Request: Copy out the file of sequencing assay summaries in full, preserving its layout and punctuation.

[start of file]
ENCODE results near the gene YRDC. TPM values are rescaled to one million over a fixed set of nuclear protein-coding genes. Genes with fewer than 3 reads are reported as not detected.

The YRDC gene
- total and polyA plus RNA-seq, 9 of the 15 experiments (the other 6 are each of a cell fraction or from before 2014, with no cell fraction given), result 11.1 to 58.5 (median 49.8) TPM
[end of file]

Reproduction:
ENCODE results near the gene YRDC. TPM values are rescaled to one million over a fixed set of nuclear protein-coding genes. Genes with fewer than 3 reads are reported as not detected.

The YRDC gene
- total and polyA plus RNA-seq, 9 of the 15 experiments (the other 6 are each of a cell fraction or from before 2014, with no cell fraction given), result 11.1 to 58.5 (median 49.8) TPM